UK: BACKBITE - SHARE PRICES WHEN A FOUNDER FOUNDERS. - When the helmsman gets a call he cannot refuse, it can be tough on the survivors.

Last Updated: 31 Aug 2010

When the helmsman gets a call he cannot refuse, it can be tough on the survivors.

When Robert Maxwell went to meet his maker, it wasn't just Peter who measured his worth. The impact of his death on the share price of his two public companies was no less dramatic, as bankers and shareholders weighed the scales.

Liberated from the all-pervasive Maxwell factor, shares in Mirror Group Newspapers almost doubled in a week. Conversely, shares at the debt-laden Maxwell Communications Corporation went into a tailspin which Kevin and Ian tried desperately to reverse in full public view.

Entrepreneurs are as a rule a pretty tough breed, but the past decade has seen at least seven major figures die while actively engaged in their business. In the table below we show what happened to the share prices of the other four companies which were publicly quoted at the time of demise.

At Grand Metropolitan and European Ferries, confidence in the succession was reflected in a slow but consistent rise. Sir Maxwell Joseph, the man behind Grand Metropolitan, was already planning his retirement when he went to the great hotel in the skies. On his death in September 1982, Stanley Grinstead, a colleague since his very first years as the proud possessor of a bombed-out B and B, picked up the tea tray, ensuring a smooth transition which elicited the City's continuing patronage. A year later the share price had climbed by 20%.

European Ferries was equally fortunate in having Kenneth Siddle to call on when the ebullient Keith Wickenden was killed in an air crash. Immediately after Wickenden's death, in July 1983, trading was sluggish, while the markets waited to see how Siddle could steer; when the results were announced several months later the share price had barely budged. A year later the new chairman had proved he could chart through the shoals and the share price had risen by nearly 25%.

At Stock Conversion, the post-war property company set up by Robert Clark and Joe Levy, the demise of the chairman sent shares through the roof. When Clark died in November 1984, the FT saw opportunities for new and more creative blood'. The possibility of a takeover bid was further good news in the eyes of the market. The share price soared by 30p in the space of three months and by some 30% in the following year. Not surprisingly, the Clark family chose this point to cash in their stock and walked off with a cool £58 million. Bricks and mortuary proved a profitable mix.

It was a very different matter when John Foulston, the controversial co-founder of Atlantic Computers, was killed in a car crash on the Silverstone circuit. The sudden loss of its chairman and chief executive set Atlantic on collision course. Shares slid from 729p to 440p, losing a third of their value in only one month. A year later they had still not recovered, though they did slew back from a low of 337p, and in October 1988 the company fell to the clutches of British and Commonwealth. Soon afterwards the B and C bite was looking more like a boa constrictor's last supper, and the £416-million price tag the least of the merchant bank's woes. Eighteen months on from its acquisition, Atlantic was in the hands of the administrators, while B and C faced a Formula 1 pile up all of its own.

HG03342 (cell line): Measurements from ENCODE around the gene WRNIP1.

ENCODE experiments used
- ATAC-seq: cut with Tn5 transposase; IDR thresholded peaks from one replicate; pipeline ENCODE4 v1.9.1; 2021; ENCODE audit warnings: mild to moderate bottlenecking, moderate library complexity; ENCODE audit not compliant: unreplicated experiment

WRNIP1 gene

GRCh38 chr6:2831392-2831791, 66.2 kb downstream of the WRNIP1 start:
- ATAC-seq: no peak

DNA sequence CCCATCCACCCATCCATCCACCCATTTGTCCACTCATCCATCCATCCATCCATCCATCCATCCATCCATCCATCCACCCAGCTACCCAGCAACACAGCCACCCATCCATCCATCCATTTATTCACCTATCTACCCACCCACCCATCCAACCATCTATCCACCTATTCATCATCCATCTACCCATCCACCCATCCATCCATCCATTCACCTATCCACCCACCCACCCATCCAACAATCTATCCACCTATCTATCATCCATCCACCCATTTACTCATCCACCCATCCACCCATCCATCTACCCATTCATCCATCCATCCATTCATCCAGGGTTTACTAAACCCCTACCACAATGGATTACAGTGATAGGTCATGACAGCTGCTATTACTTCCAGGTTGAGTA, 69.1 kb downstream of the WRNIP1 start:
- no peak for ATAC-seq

Of the two private companies which saw their founder sent prematurely to stand by the pearly gates, Charles Church, had it been public, might well have endured a similar fate. The winged builder whose spin in his Spitfire brought him to earth somewhat faster than planned, had only just bought back the family firm. In a subsequent debt swap the family holding was reduced to zero. Since then the company has been hit by the collapse of the property market and subsided to less giddy heights.

Laura Ashley has also been looking somewhat shrivelled of late, but the death of the flower power behind it did nothing to bring on the mildew which troubles it now. Ashley died in a fall at her Welsh farmhouse just weeks before the eponymous company was floated in 1985. The £60 million of shares on offer attracted £2 billion of interest. Not bad for a woman who started with tea towels in a Pimlico kitchen; even better for the husband who lived to enjoy it. He subsequently found further consolation in a chateau and a French wife. If there's a moral robe drawn for entrepreneurs from the impact of a founder's death on active service, it must be: don't take up dangerous sports. Alternatively, better nor to fall, merely to slip.

This said, it seems clear that those who have recruited a competent sidekick need not fear over much for the fate of the firms they've built up. Only when a company relies on the magnetism of the entrepreneur who made it does the enterprise collapse. We may, as Oscar Wilde once observed, be lying in the gutter looking up at the stars. But the stars themselves are by no means fixed.


Company 1 Day 1 Week 1 Month 3 Months 1 Year

GrandMet 204 218 221 243 245

European Ferries 76 79 79 76 94

Stock Conversion 410 410 435 442 530

Atlantic Computers 729 690 440 423 493

MCC 121 78 35* - -

MGN 631 15 125* - -

Sources: Datastream and FT All-Share Index

* Price at time of suspension on 2 December 1992

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